• Cutoff & Relay - Break your team into groups, if you have 12 players use three groups of four players. Make sure the players are moving their feet to the ball with their glove side to the target. I use the phrase, step-catch-throw to emphasize quick release of the ball. This is a good opportunity to make a competition between the teams and adds fun to practice as well.

  • Individual skills - keeping the same groups as cutoff & relay one group will go to shortstop, another group to second base and a final group to center field. The infield works on ground balls, the outfield works on fly balls. You could have one of the infield groups working on charging slower grounders while the other group fields and makes a strong throw to 1st.

  • Group skills - This is where you may work on 1st & 3rd defense, bunt defense, turning double plays, pop fly's, pitchers fielding practice.

  • Hitting - Like the above we will utilize groups. Most youth baseball fields don't have a cage so to perform live hitting a coach(s) will need to throw on the field.

I have found that putting a screen on home plate and the hitters close to the back stop not only prevents lots of foul balls from leaving the field, but I can have two coaches throwing to two hitters simultaneously. This allows the other two players in the group to be working on the side with soft toss and/or tee drills.

I have one group shagging in the outfield, and one group fielding ground balls hit by helpers in the infield.

Another option you could do is have one group throwing a bullpen during this time.

This method of taking BP makes hitting practice efficient and productive, and the kids aren't bored.
I finish practice with a base running drill. It may be step-by-step instruction or it may be a drill they like and have done before.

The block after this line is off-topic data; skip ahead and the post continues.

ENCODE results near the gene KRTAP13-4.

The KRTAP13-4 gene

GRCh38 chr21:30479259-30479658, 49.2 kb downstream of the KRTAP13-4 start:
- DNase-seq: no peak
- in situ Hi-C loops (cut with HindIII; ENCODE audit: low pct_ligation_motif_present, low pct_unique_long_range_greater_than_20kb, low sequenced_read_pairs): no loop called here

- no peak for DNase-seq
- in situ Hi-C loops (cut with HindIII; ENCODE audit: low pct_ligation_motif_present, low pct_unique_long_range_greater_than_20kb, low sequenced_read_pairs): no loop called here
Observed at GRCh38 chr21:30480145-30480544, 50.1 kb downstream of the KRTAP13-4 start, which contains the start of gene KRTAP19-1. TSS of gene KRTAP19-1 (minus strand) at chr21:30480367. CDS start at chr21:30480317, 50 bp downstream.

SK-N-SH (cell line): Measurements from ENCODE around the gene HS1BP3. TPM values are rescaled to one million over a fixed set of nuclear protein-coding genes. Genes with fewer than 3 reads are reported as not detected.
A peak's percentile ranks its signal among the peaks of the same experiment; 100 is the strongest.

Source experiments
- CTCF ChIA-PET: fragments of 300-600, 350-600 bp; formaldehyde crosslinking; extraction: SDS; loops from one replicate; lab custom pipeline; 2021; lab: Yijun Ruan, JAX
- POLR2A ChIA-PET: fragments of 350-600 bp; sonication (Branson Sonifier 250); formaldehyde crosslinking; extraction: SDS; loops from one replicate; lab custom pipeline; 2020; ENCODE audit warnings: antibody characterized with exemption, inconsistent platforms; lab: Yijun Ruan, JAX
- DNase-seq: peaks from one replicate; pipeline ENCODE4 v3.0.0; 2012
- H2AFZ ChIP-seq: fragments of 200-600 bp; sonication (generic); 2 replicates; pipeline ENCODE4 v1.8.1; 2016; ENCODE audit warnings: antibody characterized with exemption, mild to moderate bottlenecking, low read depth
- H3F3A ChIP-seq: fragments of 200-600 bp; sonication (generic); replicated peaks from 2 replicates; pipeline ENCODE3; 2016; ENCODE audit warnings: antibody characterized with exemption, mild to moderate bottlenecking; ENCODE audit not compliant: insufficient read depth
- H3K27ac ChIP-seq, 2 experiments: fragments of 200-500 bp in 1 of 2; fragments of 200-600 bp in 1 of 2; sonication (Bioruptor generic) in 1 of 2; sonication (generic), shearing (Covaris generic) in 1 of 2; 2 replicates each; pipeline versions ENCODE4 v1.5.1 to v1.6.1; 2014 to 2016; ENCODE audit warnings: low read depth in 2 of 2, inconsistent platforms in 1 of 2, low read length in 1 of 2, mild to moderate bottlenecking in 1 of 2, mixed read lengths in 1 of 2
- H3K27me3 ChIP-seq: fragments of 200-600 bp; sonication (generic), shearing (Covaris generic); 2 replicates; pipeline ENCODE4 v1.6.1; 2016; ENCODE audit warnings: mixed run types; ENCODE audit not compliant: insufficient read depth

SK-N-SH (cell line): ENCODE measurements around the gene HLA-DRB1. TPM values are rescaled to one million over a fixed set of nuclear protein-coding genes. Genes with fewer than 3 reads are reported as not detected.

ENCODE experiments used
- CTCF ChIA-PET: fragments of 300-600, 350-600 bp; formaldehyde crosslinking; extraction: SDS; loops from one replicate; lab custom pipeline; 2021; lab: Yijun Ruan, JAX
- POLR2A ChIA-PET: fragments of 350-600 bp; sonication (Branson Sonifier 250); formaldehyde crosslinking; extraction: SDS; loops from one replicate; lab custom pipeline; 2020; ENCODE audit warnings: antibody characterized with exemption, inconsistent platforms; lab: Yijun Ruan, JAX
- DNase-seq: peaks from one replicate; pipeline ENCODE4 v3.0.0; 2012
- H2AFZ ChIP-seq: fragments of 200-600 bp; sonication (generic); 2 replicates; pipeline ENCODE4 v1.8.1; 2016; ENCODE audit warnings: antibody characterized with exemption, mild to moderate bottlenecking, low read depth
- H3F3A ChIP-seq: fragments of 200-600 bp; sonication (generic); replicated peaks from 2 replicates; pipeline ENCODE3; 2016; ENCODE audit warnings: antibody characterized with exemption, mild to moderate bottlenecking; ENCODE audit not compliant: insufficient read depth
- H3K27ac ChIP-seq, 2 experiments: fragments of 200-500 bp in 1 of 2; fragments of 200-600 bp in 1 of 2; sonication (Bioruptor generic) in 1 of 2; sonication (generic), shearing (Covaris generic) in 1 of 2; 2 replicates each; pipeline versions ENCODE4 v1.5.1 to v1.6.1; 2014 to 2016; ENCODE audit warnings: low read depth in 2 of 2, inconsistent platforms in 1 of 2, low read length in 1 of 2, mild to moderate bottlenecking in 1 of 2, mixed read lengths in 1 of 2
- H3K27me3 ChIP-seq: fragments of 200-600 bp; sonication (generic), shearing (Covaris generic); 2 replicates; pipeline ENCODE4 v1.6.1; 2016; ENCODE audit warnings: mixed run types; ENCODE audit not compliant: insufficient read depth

This type practice will typically last two hours. It encompasses a lot of instruction and repetitions. I look at practice as my time and games as the players time to show the world what they have learned.
The biggest thing for the coach is too organized. Save your practice plan as you may want to use it or a similar version later in the season.
Tom has been coaching youth baseball for the past 20 years. is a site designed to offer quality baseball gloves. Tom's blog is dedicated to offer coaching idea's for the volunteer baseball coach.
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Thursday, April 5, 2012

How to Coach Youth Catchers


From what I've witnessed through my years of coaching, is in the initial years of baseball, the catcher is chosen because he's the scrappiest player on the team, or by him volunteering.

For all practical purposes, at that age, those are as good a measuring stick as any other, because there are no other developed skills on which to base a decision, except desire. Catching is probably the most skill difficult, physically strenuous and mental demanding position on the field, therefore get it out of mind if you think you can train another Molina in a year or two.